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I am trying to plot two variables where N=700K. The problem is that there is too much overlap, so that the plot becomes mostly a solid block of black. Is there any way of having a grayscale "cloud" where the darkness of the plot is a function of the number of points in an region? In other words, instead of showing individual points, I want the plot to be a "cloud", with the more the number of points in a region, the darker that region.

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3  
It sounds like you're looking for a heatmap: flowingdata.com/2010/01/21/… –  Jack Maney Oct 10 '11 at 15:01
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5 Answers 5

up vote 58 down vote accepted

One way to deal with this is with alpha blending, which makes each point slightly transparent. So regions appear darker that have more point plotted on them.

This is easy to do in ggplot2:

df <- data.frame(x = rnorm(5000),y=rnorm(5000))
ggplot(df,aes(x=x,y=y)) + geom_point(alpha = 0.3)

enter image description here

Another convenient way to deal with this is (and probably more appropriate for the number of points you have) is hexagonal binning:

ggplot(df,aes(x=x,y=y)) + stat_binhex()

enter image description here

And there is also regular old rectangular binning (image omitted), which is more like your traditional heatmap:

ggplot(df,aes(x=x,y=y)) + geom_bin2d()
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Perfect! Thanks, Joran. –  user702432 Oct 10 '11 at 15:16
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You can also use density contour lines (ggplot2):

df <- data.frame(x = rnorm(15000),y=rnorm(15000))
ggplot(df,aes(x=x,y=y)) + geom_point() + geom_density2d()

enter image description here

Or even combine density contours with alpha blending.

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Alpha blending is easy to do with base graphics as well.

df <- data.frame(x = rnorm(5000),y=rnorm(5000))
with(df, plot(x, y, col="#00000033"))

enter image description here

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8  
Just to add a bit of context, "#000000" is the color black and the "33" added to the end of the color is the degree of opacity---here, 33%. –  Charlie Oct 11 '11 at 16:25
    
Thanks for the added explanation. –  Aaron Oct 11 '11 at 16:48
    
Makes perfect sense. Thanks, both Aaron and Charlie. –  user702432 Oct 12 '11 at 3:58
5  
Minor note; the numbers are in hex so 33 is actually 3/16th opaque. –  Aaron Dec 13 '11 at 14:50
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You can also have a look at the ggsubplot package. This package implements features which were presented by Hadley Wickham back in 2011 (http://blog.revolutionanalytics.com/2011/10/ggplot2-for-big-data.html).

(In the following, I include the "points"-layer for illustration purposes.)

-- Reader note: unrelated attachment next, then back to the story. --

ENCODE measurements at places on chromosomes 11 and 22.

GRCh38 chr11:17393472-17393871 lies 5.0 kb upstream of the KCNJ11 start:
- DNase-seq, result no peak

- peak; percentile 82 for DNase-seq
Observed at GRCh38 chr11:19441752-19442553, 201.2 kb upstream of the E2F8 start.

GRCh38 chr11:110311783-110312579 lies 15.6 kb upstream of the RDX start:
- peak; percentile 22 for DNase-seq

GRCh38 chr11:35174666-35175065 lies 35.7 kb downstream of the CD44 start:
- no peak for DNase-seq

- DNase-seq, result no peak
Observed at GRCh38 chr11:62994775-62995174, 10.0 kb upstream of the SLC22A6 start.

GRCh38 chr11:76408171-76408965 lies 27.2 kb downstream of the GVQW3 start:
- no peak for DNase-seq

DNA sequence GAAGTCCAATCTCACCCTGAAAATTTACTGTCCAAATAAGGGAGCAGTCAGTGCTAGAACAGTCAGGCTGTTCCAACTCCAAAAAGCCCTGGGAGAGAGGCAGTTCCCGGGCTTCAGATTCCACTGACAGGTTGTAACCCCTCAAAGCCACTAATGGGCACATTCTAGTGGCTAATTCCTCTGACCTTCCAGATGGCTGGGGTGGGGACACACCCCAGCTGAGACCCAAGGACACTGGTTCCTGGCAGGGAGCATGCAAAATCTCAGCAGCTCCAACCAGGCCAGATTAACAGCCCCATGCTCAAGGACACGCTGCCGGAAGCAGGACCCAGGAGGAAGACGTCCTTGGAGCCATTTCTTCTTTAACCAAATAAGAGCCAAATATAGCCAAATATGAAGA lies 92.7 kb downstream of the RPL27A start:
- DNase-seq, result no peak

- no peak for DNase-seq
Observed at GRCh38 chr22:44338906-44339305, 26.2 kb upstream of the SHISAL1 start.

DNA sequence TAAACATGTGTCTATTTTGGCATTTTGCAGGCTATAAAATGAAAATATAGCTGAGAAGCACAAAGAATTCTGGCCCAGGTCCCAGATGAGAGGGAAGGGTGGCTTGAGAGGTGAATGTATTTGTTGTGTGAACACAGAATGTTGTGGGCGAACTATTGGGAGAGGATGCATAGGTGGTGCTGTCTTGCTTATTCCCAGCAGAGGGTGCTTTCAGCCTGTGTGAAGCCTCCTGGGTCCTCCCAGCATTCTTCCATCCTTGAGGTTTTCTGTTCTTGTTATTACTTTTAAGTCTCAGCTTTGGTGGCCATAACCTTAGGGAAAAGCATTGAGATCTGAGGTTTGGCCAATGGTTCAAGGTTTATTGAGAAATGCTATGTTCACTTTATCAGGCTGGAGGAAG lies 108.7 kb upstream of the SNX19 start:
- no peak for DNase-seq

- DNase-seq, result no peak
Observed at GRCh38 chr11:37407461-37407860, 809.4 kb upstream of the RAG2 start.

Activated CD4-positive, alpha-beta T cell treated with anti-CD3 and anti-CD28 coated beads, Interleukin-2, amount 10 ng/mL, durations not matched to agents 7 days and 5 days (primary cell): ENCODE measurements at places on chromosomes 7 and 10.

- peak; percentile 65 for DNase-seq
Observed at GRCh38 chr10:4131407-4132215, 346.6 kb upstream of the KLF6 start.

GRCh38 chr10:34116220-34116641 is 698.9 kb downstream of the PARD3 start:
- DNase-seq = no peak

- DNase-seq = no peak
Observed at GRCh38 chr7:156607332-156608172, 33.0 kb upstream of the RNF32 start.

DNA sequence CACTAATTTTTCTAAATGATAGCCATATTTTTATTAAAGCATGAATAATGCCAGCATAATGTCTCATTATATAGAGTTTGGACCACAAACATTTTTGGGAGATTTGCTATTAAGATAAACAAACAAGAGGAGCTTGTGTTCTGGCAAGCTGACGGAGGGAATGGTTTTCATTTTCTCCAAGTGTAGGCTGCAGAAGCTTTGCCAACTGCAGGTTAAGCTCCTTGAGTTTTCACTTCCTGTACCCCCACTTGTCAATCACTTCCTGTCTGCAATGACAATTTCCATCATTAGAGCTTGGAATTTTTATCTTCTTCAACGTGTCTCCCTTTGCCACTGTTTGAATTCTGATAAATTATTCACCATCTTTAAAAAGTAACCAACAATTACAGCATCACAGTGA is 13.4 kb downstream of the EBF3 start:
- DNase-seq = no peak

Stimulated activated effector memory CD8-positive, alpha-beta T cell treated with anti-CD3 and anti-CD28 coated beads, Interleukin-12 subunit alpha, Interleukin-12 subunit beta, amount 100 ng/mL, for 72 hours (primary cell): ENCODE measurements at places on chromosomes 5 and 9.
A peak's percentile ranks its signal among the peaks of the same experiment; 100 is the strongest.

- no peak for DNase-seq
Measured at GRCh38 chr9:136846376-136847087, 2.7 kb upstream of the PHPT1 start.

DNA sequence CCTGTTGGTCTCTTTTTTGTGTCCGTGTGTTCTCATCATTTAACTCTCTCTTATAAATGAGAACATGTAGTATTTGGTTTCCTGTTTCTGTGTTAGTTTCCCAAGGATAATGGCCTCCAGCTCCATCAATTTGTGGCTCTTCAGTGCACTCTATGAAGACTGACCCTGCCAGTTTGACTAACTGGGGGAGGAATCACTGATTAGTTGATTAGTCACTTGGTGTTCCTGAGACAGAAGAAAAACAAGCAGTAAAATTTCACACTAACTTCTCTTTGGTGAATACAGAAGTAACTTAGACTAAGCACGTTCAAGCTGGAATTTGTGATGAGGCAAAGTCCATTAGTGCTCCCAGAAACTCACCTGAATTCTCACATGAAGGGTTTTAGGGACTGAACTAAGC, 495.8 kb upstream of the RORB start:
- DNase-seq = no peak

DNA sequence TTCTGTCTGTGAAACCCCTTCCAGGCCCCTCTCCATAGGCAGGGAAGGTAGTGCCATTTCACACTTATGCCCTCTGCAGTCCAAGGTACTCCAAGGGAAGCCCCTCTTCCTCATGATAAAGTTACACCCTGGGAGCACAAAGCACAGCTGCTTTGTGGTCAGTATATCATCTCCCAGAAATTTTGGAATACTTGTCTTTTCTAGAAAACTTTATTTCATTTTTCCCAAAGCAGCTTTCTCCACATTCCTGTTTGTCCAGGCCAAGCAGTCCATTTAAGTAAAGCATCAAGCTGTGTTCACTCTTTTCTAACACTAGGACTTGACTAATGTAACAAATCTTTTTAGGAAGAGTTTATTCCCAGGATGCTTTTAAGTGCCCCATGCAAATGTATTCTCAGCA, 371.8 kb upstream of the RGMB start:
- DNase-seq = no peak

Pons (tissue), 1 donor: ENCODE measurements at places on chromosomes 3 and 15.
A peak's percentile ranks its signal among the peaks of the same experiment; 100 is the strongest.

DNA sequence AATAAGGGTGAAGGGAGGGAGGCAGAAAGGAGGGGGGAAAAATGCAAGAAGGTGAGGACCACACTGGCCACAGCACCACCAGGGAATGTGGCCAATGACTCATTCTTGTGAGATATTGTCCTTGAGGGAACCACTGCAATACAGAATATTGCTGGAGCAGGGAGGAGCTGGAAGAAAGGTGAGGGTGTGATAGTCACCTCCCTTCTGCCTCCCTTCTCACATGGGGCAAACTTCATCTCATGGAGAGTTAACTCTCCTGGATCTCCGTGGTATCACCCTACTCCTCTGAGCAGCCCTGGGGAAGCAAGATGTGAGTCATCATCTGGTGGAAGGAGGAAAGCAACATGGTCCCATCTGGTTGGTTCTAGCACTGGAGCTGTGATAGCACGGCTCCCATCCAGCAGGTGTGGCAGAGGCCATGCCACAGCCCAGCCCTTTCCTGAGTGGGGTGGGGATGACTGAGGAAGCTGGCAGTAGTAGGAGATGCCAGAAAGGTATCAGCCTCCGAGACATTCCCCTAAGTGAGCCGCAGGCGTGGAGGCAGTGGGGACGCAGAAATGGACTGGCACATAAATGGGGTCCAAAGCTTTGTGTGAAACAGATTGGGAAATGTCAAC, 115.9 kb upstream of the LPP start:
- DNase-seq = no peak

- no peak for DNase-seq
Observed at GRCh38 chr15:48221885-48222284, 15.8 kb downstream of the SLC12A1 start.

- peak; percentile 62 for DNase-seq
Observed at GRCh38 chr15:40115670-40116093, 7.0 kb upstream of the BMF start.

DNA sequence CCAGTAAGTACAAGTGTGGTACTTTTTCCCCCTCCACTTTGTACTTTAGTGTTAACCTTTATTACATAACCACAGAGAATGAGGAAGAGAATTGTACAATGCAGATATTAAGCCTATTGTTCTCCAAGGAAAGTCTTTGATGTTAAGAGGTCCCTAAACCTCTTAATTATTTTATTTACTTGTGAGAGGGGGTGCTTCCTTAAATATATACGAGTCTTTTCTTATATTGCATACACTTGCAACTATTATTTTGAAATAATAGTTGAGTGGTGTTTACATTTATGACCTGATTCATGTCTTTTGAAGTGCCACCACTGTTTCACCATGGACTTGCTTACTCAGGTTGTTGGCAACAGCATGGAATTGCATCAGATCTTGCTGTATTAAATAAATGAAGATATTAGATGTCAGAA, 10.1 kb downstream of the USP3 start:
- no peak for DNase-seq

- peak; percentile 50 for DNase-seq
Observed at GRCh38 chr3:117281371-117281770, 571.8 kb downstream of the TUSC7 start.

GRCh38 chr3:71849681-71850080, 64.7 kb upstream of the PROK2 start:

library(ggplot2)
library(ggsubplot)

# Make up some data
set.seed(955)
dat <- data.frame(cond = rep(c("A", "B"), each=5000),
                  xvar = c(rep(1:20,250) + rnorm(5000,sd=5),rep(16:35,250) + rnorm(5000,sd=5)),
                  yvar = c(rep(1:20,250) + rnorm(5000,sd=5),rep(16:35,250) + rnorm(5000,sd=5)))


# Scatterplot with subplots (simple)
ggplot(dat, aes(x=xvar, y=yvar)) +
  geom_point(shape=1) +
  geom_subplot2d(aes(xvar, yvar,
                     subplot = geom_bar(aes(rep("dummy", length(xvar)), ..count..))), bins = c(15,15), ref = NULL, width = rel(0.8), ply.aes = FALSE)

enter image description here

However, this features rocks if you have a third variable to control for.

# Scatterplot with subplots (including a third variable) 

ggplot(dat, aes(x=xvar, y=yvar)) +
  geom_point(shape=1, aes(color = factor(cond))) +
  geom_subplot2d(aes(xvar, yvar,
                     subplot = geom_bar(aes(cond, ..count.., fill = cond))),
                 bins = c(15,15), ref = NULL, width = rel(0.8), ply.aes = FALSE)  

enter image description here

Or another approach would be to use smoothScatter():

smoothScatter(dat[2:3])

enter image description here

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1  
that second plot is great! –  Ricardo Saporta May 1 '13 at 16:42
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You may find useful the hexbin package. From the help page of hexbinplot:

library(hexbin)
mixdata <- data.frame(x = c(rnorm(5000),rnorm(5000,4,1.5)),
                      y = c(rnorm(5000),rnorm(5000,2,3)),
                      a = gl(2, 5000))
hexbinplot(y ~ x | a, mixdata)

hexbinplot

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+1 hexbin is my preferred solution - it can take a large # of points and then safely create a plot. I'm not sure that the others won't try to produce a plot, but simply shade things differently ex post. –  Iterator Oct 15 '11 at 16:59
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